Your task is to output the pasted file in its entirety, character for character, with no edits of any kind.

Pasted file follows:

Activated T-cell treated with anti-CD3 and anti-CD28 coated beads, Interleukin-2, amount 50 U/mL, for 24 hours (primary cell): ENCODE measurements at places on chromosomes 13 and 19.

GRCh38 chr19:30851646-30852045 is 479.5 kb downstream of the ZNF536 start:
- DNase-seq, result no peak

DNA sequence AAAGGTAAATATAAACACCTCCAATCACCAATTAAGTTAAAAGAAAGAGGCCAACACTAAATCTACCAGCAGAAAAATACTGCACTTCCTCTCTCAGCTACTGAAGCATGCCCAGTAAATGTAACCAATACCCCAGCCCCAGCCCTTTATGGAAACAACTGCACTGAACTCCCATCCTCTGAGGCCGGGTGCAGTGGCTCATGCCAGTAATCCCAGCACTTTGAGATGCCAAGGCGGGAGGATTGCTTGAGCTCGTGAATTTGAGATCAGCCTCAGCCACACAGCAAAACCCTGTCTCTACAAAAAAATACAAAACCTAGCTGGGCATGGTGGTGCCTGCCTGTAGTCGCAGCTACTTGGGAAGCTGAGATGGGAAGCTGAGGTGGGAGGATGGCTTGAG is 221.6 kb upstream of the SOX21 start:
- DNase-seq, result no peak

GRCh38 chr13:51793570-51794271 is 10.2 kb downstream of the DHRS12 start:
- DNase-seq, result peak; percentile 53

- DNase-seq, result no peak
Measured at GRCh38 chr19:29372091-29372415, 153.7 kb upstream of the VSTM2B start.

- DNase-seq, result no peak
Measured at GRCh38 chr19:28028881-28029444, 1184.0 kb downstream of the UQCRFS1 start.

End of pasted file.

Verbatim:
Activated T-cell treated with anti-CD3 and anti-CD28 coated beads, Interleukin-2, amount 50 U/mL, for 24 hours (primary cell): ENCODE measurements at places on chromosomes 13 and 19.

GRCh38 chr19:30851646-30852045 is 479.5 kb downstream of the ZNF536 start:
- DNase-seq, result no peak

DNA sequence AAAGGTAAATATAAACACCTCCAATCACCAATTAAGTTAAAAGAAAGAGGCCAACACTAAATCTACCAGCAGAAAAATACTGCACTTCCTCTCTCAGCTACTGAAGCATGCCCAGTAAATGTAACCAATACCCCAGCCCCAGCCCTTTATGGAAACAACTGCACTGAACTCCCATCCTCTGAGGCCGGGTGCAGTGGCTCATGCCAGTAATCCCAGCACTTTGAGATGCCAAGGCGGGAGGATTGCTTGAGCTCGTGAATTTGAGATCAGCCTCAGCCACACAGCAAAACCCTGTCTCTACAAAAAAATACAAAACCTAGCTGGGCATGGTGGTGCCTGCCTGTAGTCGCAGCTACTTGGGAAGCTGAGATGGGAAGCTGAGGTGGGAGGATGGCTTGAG is 221.6 kb upstream of the SOX21 start:
- DNase-seq, result no peak

GRCh38 chr13:51793570-51794271 is 10.2 kb downstream of the DHRS12 start:
- DNase-seq, result peak; percentile 53

- DNase-seq, result no peak
Measured at GRCh38 chr19:29372091-29372415, 153.7 kb upstream of the VSTM2B start.

- DNase-seq, result no peak
Measured at GRCh38 chr19:28028881-28029444, 1184.0 kb downstream of the UQCRFS1 start.